But the problem, at least as I see it, is that DARPA is asking students to participate in the design of weapons. There’s a big difference between teaching someone a skill and asking them to apply it. Application is of course the best way to learn, which is the whole point of these labs in the first place. But is a graduating population that know the basics of science and engineering (learned through non-military applications) not an adequate return on investment for DARPA?
Anyway, a big part of what I think bothered Fiarce and other people who have been involved in this community is the secrecy around the program. I suppose much of the details will be public soon enough, but by then it will be too late to object. In the meantime the staff at MAKE is being tight lipped (perhaps they are required to be) and hostile to anyone asking questions about the program (Tim O’Reilly called one critic a “nutjob” – https://twitter.com/#!/timoreilly/status/161531223964000257)
The good news is, as far as I can tell, no student will be compelled to participate in the MENTOR program any more than they are compelled to participate in the Junior ROTC. I think the greater concern though is that students won’t be able to get an adequate high school level STEM education without participating in MENTOR.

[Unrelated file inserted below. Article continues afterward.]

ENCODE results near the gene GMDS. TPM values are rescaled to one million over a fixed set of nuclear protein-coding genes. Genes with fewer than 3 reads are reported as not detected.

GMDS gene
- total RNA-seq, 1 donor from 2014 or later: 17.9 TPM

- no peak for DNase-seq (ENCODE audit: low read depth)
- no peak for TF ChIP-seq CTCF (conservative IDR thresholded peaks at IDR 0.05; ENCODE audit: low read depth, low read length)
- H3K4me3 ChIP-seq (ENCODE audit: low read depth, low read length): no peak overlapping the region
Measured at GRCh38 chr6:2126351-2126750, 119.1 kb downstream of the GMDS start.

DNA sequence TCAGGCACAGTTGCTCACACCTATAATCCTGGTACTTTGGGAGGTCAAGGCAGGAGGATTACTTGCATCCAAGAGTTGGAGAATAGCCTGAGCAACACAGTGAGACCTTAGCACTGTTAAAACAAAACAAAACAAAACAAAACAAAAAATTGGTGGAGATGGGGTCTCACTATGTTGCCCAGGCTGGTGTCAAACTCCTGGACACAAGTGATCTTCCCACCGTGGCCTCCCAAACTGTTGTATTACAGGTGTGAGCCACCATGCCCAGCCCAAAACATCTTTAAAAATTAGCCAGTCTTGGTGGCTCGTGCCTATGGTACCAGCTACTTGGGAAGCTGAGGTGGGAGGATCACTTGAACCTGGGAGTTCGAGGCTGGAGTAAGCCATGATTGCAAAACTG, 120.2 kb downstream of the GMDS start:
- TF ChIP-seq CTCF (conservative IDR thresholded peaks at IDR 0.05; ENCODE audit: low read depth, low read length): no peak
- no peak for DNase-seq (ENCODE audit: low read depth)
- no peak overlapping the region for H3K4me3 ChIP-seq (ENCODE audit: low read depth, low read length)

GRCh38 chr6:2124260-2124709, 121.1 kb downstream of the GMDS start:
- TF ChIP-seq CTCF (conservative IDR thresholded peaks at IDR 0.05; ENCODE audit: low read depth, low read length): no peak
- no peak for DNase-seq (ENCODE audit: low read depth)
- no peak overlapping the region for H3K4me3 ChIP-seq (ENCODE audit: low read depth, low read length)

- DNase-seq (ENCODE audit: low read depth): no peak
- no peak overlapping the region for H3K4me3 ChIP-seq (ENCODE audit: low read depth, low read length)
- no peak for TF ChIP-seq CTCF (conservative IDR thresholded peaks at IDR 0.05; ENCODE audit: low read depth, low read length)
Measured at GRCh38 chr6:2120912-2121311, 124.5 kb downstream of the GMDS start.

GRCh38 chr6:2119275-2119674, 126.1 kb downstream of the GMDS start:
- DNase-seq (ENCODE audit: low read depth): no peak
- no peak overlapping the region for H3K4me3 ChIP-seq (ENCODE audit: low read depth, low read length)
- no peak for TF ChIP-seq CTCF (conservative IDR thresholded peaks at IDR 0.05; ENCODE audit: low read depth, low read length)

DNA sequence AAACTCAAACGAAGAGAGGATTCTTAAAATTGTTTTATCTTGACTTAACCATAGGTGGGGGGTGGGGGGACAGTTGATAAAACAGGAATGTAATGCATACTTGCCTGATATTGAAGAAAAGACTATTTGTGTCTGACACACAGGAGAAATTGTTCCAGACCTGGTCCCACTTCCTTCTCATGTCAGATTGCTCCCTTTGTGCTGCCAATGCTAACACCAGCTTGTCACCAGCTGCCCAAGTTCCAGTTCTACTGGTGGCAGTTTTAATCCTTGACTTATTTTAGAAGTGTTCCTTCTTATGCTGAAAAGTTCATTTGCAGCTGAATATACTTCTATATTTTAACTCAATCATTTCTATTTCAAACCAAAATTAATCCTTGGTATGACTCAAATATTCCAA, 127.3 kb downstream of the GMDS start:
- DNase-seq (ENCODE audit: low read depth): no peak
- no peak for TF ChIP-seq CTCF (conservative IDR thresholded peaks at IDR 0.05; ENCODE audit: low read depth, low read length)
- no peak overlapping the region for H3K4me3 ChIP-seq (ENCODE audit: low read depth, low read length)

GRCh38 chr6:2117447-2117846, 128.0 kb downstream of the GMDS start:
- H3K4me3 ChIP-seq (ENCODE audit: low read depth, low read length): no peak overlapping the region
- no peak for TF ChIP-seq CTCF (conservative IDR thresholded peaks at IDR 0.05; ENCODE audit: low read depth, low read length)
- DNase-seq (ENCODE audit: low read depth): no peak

February 25, 2012 at 11:23 am
Klint: thank you for your reply.
“Do high schools really need another military program?” In my six years working in public school I saw only one instance of military presence on school property: a voluntary recruiting table in some high schools after the repeal of DADT. Otherwise there was a consistent anti-military tone in class work, among students and among staff. My experience may not be representational, but ‘one more’ would equal one by what I’ve seen.
I think they used different vocabulary but after Sputnik the USA supersaturated schools with STEM with no strings attached, as you describe.
A student who learns weapon design walks out the door with that skill, able to defend their interests from governments grown tyrannical.
“The good news is, as far as I can tell, no student will be compelled to participate in the MENTOR program any more than they are compelled to participate in the Junior ROTC. I think the greater concern though is that students won’t be able to get an adequate high school level STEM education without participating in MENTOR.”
The good news is indeed good news. I think ROTC was required of young men only a few generations ago. The concern is valid. The collapse of the education bubble started in colleges and is continuing all the way down. Many concerns. A population that can defend itself isn’t a bad idea in the face of economic troubles.